At the end of December I inevitably begin taking an inventory of my accomplishments for the year, and look forward to the upcoming year and this year I realized a few things:
I didn’t achieve crap. I didn’t make any formal resolutions. I didn’t put together a marketing plan for my writing projects complete with assignments, projects and tasks. I didn’t set any goals on how much income I should generate from my writing endeavors (from teaching classes, selling books and JumpStart Jars).
I didn’t complete that second book, or begin aggressively marketing the JumpStart Jars, or expand the scope of them in any significant way. I haven’t updated the website in quite some time and the blogs… Well, neither Grist for the Muse http://gristforthemuse.blogspot.com/ nor the 15-Minute Writer http://15minutewriter.blogspot.com/ has been touched in almost two months now.
I didn’t even read a lot this year, unless you count superhero graphic novels and audio books. I haven’t been sending Grist for the Muse on time (supposedly the last Wednesday of every month or the first Wednesday of the month, depending on my whim) on a regular basis, sometimes even skipping months just because I didn’t get around to putting it together on time. I haven’t made efforts to expand my readership of it either. My email is in shambles, my firstname.lastname@example.org address is choked with SPAM for approved loan requests, endless false bounced addresses usually advertising some penny stock that is guaranteed to take off TODAY, and I haven’t figured out how to curtail this within my web-based email account.
My master bathroom renovation, started back in July, is still not yet finished. On the third attempt to properly install vinyl floor tile, I think that I have at last succeeded, but the walls are still stripped down to drywall, and we only have a working toilet and (hopefully later today) a new working sink in the bathroom. The new shower base is propped up against the back wall of the bathroom and the shower stall walls still sit on my front porch, next to the front door. I have storage tubs of summer clothes piled up in the hallway, awaiting their trip up to the attic for storage. I have a woodstove that isn’t drawing air properly, so it is not heating our house with any sort of efficiency, and in fact seems to be generating a huge amount of creosote, making it dangerous. I haven’t changed the oil on the lawnmower for over a year. I haven’t yet taught my kids how to play Risk.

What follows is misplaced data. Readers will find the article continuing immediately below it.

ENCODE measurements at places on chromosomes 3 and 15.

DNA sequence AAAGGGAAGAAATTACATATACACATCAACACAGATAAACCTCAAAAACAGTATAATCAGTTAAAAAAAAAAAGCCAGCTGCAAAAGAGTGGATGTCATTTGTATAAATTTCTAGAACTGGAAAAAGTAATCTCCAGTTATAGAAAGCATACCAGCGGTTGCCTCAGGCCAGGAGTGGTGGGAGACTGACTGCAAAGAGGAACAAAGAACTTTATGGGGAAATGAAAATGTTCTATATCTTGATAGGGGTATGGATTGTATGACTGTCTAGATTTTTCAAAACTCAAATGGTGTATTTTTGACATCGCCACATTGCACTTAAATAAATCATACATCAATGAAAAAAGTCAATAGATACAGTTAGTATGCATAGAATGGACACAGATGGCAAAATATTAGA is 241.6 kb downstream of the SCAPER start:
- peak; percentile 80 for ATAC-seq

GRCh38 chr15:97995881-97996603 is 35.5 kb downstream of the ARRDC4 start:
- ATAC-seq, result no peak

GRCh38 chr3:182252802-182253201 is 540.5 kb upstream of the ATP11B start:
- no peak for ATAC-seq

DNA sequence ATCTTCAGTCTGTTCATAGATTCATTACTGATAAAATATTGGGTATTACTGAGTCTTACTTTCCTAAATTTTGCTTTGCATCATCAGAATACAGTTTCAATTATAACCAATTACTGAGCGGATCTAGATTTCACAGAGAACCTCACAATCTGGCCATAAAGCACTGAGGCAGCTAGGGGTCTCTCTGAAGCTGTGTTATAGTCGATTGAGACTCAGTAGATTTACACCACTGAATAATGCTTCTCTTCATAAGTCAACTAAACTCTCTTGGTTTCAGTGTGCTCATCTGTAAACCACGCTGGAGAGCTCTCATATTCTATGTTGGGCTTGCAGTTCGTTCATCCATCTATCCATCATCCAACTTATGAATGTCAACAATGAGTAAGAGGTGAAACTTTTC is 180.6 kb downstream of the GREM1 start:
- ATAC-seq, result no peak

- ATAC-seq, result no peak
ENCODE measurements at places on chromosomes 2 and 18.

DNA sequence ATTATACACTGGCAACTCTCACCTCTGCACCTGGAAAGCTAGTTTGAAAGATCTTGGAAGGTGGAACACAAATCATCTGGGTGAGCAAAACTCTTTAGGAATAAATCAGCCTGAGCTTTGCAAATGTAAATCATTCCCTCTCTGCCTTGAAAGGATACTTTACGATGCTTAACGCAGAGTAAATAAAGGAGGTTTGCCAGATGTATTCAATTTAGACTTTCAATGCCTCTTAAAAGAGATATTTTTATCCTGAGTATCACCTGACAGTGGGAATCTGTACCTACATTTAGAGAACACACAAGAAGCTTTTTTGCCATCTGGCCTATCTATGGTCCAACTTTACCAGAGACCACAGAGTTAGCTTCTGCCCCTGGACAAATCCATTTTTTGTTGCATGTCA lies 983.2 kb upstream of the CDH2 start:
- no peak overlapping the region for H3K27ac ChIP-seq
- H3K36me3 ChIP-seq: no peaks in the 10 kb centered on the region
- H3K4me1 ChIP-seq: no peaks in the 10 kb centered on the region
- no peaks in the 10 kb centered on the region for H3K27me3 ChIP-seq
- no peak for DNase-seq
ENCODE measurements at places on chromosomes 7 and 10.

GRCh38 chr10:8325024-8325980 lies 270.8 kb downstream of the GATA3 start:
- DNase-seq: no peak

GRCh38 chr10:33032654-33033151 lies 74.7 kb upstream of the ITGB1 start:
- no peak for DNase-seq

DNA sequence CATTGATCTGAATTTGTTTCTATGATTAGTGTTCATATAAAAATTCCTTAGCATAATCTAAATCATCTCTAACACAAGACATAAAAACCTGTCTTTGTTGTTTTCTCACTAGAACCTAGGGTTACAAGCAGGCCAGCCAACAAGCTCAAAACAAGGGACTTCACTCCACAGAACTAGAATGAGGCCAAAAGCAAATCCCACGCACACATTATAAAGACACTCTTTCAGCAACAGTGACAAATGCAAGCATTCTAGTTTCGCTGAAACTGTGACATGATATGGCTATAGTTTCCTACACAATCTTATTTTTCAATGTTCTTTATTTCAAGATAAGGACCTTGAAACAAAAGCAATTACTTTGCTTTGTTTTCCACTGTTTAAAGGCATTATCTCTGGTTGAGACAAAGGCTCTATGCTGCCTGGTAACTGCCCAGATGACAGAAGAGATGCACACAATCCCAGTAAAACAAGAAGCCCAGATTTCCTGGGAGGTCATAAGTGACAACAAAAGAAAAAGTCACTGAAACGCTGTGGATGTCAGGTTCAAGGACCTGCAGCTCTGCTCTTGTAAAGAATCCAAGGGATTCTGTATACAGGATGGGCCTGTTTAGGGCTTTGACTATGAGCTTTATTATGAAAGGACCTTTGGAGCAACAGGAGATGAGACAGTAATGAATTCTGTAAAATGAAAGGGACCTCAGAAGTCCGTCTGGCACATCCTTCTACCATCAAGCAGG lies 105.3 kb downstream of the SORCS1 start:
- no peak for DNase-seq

Those of you who know me well will be SHOCKED by this revelation, but it is true nevertheless. I haven’t been doing my writing practice. I probably completed less than 50 wide-ruled notebook pages of it the entire year. Yes, I am breaking the very rule that I beg all of my students to follow. Do writing practice, if not every day, at least do it five days a week. And the result of it shows… I am slow to get started with my writing, when I do it, it is harder and it takes longer to pull a decent draft out of me. I frequently forget how much I love to write and I am crankier in general because I haven’t been doing it on a regular basis. I feel guilty about it. I feel like a hypocrite. A fraud. A slacker.
I forget that I decided to help coach Isaac’s soccer team, because the man who was supposed to coach was called up to serve in Iraq. I forget that the finished bathroom will be a considerable improvement over the lime-green carpeting, the leaky, rust-stained, mustard-colored shower stall with matching toilet and sink. I forget that I can’t help that I’m a home-improvement retard who isn’t even qualified to shop for myself at Lowes. I forget that I completed an outline of, and most of a proposal for, my next book, The 15-Minute Writer: How to Achieve Your Creative Writing Dream in 15 Minutes a Day. I forgot that I finally completed the Fabulous Fiction JumpStart Jar, which has turned out to be the most popular jar of them all, but most of all… I forget to be forgiving. Not only of others, but myself as well.
For writers forgiveness is essential. You are going to have days where life is going to get in the way. You may have an urgent project at work that requires extra attention, or a friend that needs help putting in a new picture window in his atrium, or a tree that falls down in your yard that needs to be cut into pieces to haul them off. You are going to catch the flu and not feel well enough to do anything, especially write for a couple of weeks. And you may have a month, or two, or three where time just gets away from you, and you are not quite sure where it went, and you can choose to feel guilty about it, call yourself names: loser, dreamer, slacker, and you can criticize yourself, questioning your desire, your dedication, and your skills, or you can wipe the slate clean, forgive yourself, and pick up a pen and start all over again. That’s what I did yesterday. I sat down and wrote this rambling reflection of 2006, and began drafting a plan to make 2007 more focused and productive.
So if you haven’t been living up to your writing potential and still are punishing yourself for it, time to let go of it and start fresh, and what better way to start fresh with a brand new year? I’m drafting all of my resolutions right now and I will post them here when I have cleaned them up and decided which ones are realistic. One of them is to post to this blog more often and make it work, so stay tuned.